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Old 06-25-2019, 07:23 PM
483 posts, read 204,083 times
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The Lenoir engine has a bad reputation for inefficiency. I think this is due to, first, the crudeness of the first examples, which were converted steam engines, and second, using the pressure-volume diagram to compare equal displacement engines. A Lenoir at 25% cutoff induces the same amount of fuel-air mixture as an Otto engine of 25% the displacement, so naturally an equal-displacement Otto engine will make four times the power, more or less. The Lenoir would run much cooler, there being no compression, and cleaner. It probably wouldn't need a catalytic converter since it wouldn't make nitrogen oxides. Governing it by cutoff would give a large range of torques available at any given speed. In fact, it would be as flexible as a steam engine -- it might even start on spark from stalled, under load. A clutch and small starter motor would probably be more reliable, though.
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Old 06-26-2019, 06:51 AM
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Well, a great deal of the fuel efficiency of an internal combustion engine comes from the amount of expansion. To get a similar expansion ratio of a 9:1 compression ratio Otto cycle, you're going to have to have one hell of a huge stroke. During that huge stroke you're going to be losing a lot of heat out of the cylinder.

Efficiency is not measured by displacement; so the argument of comparing engines of different displacements is a red herring. Efficiency is measured by power output divided by (consumption rate of fuel times energy content of the fuel). Basically at the most summarized level you need the maximum difference possible between the highest temperature of the cycle (basically, combustion temp. in the cylinder) and lowest temperature (basically, exhaust gas temp.) Turbo-supercharged engines, for example, do good work in extracting additional power from the hot exhaust gas; while the additional pre-compression of the intake charge also increases the upper temp. The very best efficiency is going to be achieved by running the engine as hot as possible without melting stuff. The limits on that are set by the ability to cool it.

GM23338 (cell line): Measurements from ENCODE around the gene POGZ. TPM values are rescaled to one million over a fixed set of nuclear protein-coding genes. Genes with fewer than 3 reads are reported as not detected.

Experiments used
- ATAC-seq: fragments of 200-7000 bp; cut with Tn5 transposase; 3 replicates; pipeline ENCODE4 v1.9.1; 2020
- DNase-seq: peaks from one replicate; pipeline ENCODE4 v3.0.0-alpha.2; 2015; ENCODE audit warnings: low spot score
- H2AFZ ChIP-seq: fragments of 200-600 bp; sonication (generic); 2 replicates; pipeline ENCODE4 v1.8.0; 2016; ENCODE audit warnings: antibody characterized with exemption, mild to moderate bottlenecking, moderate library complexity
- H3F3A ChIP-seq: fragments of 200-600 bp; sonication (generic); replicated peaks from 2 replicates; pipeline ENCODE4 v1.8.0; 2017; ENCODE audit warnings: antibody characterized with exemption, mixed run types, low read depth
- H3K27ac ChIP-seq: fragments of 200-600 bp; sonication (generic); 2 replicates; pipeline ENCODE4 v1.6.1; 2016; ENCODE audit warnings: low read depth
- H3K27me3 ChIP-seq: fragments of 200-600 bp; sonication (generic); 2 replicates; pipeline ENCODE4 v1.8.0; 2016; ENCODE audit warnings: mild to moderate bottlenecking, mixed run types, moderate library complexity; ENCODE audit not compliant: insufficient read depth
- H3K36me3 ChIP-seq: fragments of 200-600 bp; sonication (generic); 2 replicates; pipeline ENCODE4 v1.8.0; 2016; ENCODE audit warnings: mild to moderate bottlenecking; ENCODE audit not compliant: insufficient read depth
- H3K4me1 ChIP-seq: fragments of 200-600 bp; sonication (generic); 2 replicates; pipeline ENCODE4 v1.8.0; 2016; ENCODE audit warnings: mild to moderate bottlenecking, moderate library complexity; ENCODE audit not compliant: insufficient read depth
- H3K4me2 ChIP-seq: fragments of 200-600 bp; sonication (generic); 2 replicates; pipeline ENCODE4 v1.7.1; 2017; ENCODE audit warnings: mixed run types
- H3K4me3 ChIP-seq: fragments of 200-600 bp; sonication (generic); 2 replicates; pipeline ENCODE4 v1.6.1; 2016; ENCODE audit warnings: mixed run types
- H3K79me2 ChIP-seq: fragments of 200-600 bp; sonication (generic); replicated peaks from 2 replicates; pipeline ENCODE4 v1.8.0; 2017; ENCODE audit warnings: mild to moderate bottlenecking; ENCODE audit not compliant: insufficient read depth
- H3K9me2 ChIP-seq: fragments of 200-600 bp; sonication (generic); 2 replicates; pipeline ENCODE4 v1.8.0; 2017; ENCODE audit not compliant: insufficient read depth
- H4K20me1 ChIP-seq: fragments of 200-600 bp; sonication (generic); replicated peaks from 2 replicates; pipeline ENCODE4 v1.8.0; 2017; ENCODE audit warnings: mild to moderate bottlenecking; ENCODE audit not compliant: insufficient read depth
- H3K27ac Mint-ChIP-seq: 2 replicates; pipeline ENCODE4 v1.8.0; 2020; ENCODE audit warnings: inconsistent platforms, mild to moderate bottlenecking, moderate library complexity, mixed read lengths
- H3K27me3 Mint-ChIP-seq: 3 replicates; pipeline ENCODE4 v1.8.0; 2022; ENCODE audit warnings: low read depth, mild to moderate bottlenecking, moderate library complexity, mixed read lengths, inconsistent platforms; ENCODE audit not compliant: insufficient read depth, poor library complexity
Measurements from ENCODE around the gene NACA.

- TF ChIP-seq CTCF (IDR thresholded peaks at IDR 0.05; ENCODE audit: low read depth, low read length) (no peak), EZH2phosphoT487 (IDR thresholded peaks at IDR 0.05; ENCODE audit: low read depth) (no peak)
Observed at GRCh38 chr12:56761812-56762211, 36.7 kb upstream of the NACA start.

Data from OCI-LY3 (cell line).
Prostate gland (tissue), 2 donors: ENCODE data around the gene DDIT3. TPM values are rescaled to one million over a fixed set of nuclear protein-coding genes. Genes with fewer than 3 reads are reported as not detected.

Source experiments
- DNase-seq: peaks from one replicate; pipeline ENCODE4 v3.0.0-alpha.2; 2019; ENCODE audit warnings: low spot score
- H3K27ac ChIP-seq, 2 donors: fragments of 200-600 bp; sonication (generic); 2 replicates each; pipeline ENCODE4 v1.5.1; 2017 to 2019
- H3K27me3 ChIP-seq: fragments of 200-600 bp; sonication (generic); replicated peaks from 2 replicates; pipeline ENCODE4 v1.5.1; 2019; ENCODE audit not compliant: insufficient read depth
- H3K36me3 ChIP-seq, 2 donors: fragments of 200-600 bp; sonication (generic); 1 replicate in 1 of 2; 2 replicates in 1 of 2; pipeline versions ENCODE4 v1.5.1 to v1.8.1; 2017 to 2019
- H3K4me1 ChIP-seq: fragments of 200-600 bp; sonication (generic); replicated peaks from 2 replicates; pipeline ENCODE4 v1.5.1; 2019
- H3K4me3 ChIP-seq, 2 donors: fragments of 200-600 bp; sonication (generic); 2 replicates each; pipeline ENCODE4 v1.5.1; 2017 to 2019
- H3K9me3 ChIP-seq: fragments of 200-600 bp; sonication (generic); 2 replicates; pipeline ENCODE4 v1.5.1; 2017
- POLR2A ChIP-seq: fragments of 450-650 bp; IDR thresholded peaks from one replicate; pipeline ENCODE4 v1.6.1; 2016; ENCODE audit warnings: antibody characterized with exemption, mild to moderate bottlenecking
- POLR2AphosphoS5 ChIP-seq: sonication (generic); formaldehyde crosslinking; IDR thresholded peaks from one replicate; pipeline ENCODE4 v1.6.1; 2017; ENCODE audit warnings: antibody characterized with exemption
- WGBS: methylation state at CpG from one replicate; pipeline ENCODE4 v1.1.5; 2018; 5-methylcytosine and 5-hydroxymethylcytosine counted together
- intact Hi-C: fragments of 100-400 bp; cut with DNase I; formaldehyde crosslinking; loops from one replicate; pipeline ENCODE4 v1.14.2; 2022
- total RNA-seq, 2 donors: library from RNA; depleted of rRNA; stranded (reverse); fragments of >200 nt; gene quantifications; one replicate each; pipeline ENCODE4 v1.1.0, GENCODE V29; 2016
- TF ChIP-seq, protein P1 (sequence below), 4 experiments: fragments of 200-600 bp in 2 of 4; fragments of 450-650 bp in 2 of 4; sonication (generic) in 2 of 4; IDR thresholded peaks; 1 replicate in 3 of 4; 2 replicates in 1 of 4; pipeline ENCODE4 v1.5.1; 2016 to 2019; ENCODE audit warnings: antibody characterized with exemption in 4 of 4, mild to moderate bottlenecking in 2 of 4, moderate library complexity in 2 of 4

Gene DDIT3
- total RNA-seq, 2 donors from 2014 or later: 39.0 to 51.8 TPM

As far as emissions, again, the more efficient the use of the energy content of the fuel, the fewer emissions other than water and CO2 there will be. Hotter operation reduces unburned hydrocarbons. For other specific pollutants you have to look at specifics of operation.

The most likely reasons Lenoir did not include a compression cycle in his design were:

1) For a long time, coming from steam engine practice, it was believed that a four stroke cycle would have difficulty being self-sustaining due to two strokes without power.

2) The state of metallurgy and mechanical design (especially con-rod bearings) couldn't support the mechanical forces involved in having a compression stroke. Note that it wasn't till after the second World War that common automobile engines universally adopted pressurized lubrication and compression ratios above about 5:1. Now go back to 1860 where the standard of design would have been external con rods and lubrication provided by a guy with an oil can periodically dripping oil into the big end and small end bearings: now imagine trying to keep a 9:1 compression ratio engine from flying apart with those kinds of bearings. Today's 11:1 or higher turbocharged engines with main and rod bearing clearances on the order of 0.001" and superfinished journals and three and four layer journal bearings, supplied with 15 psi filtered oil from a gerotor pump, would have been unthinkable.

But mechanical design doesn't trump thermodynamics. If you look at the development history of IC and external combustion engines as well as turbines, it's a continuous march toward higher temps and pressures at cycle max and lower temps and pressures at cycle min. It doesn't matter how well developed your 5% Carnot efficiency engine is, it's not going to outperform a 35% Carnot efficiency engine.
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Old 06-26-2019, 11:38 AM
Location: Aurora Denveralis
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Yes, there are a hundred basic different ways to get work force from combustible fuel.

About 95% of them are laboratory curiosities with no hope of reaching efficiencies or relative output useful in the real world. But each one seems to have its champion wondering why it hasn't taken over the world.
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Old 06-27-2019, 07:49 AM
483 posts, read 204,083 times
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Some crude calculations indicate that, at 25% cutoff, the peak pressure would be 7 bar and the exhaust would be at ambient pressure. However, since the exhaust is at four times the ambient specific volume, it would have four times the absolute temperature. Not a particularly cool-running engine. Efficiency, you put in 7 and throw away 4, so 3/7 or 42%. Theoretical. There's also the possibility of regeneration, which I understand is not included in the Carnot cycle and the Carnot efficiency limit.

MEP would be 3 bar, as compared to 10 bar for modern Otto-cycle engines. I assume the latter figure is the average over all four strokes, so the Lenoir being a two-stroke would be no advantage. The increased displacement necessary for the same power may be largely counteracted by the lighter construction for the lower pressures.
I suppose the next step is to convert a lawn-mower engine and see how it goes.
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